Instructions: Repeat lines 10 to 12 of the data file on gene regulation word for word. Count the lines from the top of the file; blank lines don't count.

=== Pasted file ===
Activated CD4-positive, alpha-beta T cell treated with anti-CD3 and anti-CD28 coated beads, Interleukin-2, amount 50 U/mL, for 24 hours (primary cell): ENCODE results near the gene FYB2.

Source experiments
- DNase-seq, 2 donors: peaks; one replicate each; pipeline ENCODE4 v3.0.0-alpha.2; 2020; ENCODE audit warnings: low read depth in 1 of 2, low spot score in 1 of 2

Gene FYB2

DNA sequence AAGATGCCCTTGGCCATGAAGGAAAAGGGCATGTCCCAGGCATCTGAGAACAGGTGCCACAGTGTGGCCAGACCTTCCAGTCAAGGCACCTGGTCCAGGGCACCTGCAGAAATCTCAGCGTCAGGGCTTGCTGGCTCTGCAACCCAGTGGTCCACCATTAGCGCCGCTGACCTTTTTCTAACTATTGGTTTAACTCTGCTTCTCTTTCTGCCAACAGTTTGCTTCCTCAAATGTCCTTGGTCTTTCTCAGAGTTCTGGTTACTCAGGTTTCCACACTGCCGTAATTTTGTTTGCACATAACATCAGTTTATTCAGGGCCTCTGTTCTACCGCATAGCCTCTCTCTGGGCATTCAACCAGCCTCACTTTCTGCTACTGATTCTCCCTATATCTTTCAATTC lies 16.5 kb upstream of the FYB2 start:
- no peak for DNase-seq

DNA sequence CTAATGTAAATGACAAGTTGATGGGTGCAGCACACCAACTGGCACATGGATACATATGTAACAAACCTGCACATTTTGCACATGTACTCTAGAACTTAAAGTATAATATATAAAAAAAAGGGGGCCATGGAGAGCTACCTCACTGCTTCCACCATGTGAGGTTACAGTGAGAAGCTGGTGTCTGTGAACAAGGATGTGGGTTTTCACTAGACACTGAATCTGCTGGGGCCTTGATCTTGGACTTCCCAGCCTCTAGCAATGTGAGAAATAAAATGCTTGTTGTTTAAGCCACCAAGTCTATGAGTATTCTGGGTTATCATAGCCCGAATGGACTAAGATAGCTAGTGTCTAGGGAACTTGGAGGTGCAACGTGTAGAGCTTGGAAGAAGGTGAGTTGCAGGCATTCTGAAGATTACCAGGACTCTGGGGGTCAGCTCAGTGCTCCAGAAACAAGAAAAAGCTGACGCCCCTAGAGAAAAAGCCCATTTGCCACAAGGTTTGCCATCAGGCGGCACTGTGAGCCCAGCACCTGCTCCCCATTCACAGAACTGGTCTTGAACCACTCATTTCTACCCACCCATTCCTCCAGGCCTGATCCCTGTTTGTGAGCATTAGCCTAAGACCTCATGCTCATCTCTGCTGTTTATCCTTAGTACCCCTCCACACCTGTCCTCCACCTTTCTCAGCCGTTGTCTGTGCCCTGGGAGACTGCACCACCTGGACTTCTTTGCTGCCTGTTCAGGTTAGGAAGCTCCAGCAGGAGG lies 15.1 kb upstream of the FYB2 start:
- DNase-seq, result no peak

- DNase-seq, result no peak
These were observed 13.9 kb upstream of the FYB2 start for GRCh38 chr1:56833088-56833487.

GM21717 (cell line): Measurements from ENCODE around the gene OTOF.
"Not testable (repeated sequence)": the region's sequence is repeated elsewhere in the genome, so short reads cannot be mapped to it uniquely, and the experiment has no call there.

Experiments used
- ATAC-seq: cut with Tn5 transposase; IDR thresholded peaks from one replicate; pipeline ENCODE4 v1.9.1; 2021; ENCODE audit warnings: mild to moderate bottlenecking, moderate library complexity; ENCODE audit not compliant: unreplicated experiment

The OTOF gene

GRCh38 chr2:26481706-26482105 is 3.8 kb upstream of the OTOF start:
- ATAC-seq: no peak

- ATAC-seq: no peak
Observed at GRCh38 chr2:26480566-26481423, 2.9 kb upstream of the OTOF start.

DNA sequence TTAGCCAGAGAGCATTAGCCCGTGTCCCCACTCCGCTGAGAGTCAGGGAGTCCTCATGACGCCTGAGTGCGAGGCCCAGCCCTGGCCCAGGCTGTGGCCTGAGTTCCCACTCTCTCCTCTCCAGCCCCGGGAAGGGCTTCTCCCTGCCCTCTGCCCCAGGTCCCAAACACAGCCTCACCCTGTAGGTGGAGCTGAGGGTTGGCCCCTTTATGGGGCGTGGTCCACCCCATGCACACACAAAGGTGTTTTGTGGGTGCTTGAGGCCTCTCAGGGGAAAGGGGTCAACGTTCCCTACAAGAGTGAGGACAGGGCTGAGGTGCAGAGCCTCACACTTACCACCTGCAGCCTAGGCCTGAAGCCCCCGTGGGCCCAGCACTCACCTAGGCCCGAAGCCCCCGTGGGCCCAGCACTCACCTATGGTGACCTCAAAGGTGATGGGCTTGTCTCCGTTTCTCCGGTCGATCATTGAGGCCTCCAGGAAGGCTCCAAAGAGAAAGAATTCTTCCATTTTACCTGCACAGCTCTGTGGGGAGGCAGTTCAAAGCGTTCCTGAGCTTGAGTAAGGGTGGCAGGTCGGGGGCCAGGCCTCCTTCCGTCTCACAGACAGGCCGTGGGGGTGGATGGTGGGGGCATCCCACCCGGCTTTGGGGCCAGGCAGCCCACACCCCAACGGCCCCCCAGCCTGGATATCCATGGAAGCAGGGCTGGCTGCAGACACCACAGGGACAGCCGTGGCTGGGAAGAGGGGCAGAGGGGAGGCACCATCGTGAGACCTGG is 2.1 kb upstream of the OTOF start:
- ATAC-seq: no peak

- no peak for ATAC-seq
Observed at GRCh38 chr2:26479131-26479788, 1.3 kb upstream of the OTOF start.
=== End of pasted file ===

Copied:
These were observed 13.9 kb upstream of the FYB2 start for GRCh38 chr1:56833088-56833487.

GM21717 (cell line): Measurements from ENCODE around the gene OTOF.
"Not testable (repeated sequence)": the region's sequence is repeated elsewhere in the genome, so short reads cannot be mapped to it uniquely, and the experiment has no call there.